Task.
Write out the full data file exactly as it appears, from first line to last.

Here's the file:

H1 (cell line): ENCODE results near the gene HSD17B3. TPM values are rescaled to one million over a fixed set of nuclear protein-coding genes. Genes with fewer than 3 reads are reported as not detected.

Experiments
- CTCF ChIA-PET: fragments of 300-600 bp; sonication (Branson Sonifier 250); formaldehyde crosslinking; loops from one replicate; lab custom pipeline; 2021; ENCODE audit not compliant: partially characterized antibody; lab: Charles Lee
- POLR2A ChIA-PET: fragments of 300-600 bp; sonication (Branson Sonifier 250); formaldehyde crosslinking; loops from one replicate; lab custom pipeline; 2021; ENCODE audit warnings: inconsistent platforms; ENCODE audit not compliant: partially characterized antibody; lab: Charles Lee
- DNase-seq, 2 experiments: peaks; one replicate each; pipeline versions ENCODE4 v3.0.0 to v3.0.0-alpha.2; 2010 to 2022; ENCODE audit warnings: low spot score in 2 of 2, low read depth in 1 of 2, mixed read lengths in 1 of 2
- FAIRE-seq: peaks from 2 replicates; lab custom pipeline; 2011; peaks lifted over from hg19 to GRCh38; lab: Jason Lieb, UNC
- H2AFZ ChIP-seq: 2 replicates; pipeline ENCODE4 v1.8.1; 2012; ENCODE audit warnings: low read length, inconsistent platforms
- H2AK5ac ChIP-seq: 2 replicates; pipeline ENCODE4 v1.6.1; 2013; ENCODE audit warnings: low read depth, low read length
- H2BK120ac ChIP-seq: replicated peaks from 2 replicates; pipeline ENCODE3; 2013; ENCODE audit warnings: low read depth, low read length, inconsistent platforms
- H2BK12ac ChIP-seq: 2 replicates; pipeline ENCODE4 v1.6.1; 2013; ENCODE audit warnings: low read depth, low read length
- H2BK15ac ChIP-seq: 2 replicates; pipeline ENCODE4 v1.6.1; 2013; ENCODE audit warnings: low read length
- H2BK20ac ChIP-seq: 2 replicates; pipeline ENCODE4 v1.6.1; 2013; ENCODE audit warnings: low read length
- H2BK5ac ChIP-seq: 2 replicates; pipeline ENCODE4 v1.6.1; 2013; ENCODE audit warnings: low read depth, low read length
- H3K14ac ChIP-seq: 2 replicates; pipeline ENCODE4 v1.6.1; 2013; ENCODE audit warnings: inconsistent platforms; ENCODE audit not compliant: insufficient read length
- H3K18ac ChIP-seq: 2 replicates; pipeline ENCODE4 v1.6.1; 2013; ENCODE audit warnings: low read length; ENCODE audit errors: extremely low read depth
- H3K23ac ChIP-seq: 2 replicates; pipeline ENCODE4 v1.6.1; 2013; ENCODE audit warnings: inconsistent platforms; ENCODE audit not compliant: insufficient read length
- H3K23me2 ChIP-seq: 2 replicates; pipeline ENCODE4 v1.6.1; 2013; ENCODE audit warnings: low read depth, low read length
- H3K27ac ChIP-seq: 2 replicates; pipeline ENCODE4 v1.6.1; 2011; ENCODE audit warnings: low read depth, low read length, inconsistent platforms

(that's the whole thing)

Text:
H1 (cell line): ENCODE results near the gene HSD17B3. TPM values are rescaled to one million over a fixed set of nuclear protein-coding genes. Genes with fewer than 3 reads are reported as not detected.

Experiments
- CTCF ChIA-PET: fragments of 300-600 bp; sonication (Branson Sonifier 250); formaldehyde crosslinking; loops from one replicate; lab custom pipeline; 2021; ENCODE audit not compliant: partially characterized antibody; lab: Charles Lee
- POLR2A ChIA-PET: fragments of 300-600 bp; sonication (Branson Sonifier 250); formaldehyde crosslinking; loops from one replicate; lab custom pipeline; 2021; ENCODE audit warnings: inconsistent platforms; ENCODE audit not compliant: partially characterized antibody; lab: Charles Lee
- DNase-seq, 2 experiments: peaks; one replicate each; pipeline versions ENCODE4 v3.0.0 to v3.0.0-alpha.2; 2010 to 2022; ENCODE audit warnings: low spot score in 2 of 2, low read depth in 1 of 2, mixed read lengths in 1 of 2
- FAIRE-seq: peaks from 2 replicates; lab custom pipeline; 2011; peaks lifted over from hg19 to GRCh38; lab: Jason Lieb, UNC
- H2AFZ ChIP-seq: 2 replicates; pipeline ENCODE4 v1.8.1; 2012; ENCODE audit warnings: low read length, inconsistent platforms
- H2AK5ac ChIP-seq: 2 replicates; pipeline ENCODE4 v1.6.1; 2013; ENCODE audit warnings: low read depth, low read length
- H2BK120ac ChIP-seq: replicated peaks from 2 replicates; pipeline ENCODE3; 2013; ENCODE audit warnings: low read depth, low read length, inconsistent platforms
- H2BK12ac ChIP-seq: 2 replicates; pipeline ENCODE4 v1.6.1; 2013; ENCODE audit warnings: low read depth, low read length
- H2BK15ac ChIP-seq: 2 replicates; pipeline ENCODE4 v1.6.1; 2013; ENCODE audit warnings: low read length
- H2BK20ac ChIP-seq: 2 replicates; pipeline ENCODE4 v1.6.1; 2013; ENCODE audit warnings: low read length
- H2BK5ac ChIP-seq: 2 replicates; pipeline ENCODE4 v1.6.1; 2013; ENCODE audit warnings: low read depth, low read length
- H3K14ac ChIP-seq: 2 replicates; pipeline ENCODE4 v1.6.1; 2013; ENCODE audit warnings: inconsistent platforms; ENCODE audit not compliant: insufficient read length
- H3K18ac ChIP-seq: 2 replicates; pipeline ENCODE4 v1.6.1; 2013; ENCODE audit warnings: low read length; ENCODE audit errors: extremely low read depth
- H3K23ac ChIP-seq: 2 replicates; pipeline ENCODE4 v1.6.1; 2013; ENCODE audit warnings: inconsistent platforms; ENCODE audit not compliant: insufficient read length
- H3K23me2 ChIP-seq: 2 replicates; pipeline ENCODE4 v1.6.1; 2013; ENCODE audit warnings: low read depth, low read length
- H3K27ac ChIP-seq: 2 replicates; pipeline ENCODE4 v1.6.1; 2011; ENCODE audit warnings: low read depth, low read length, inconsistent platforms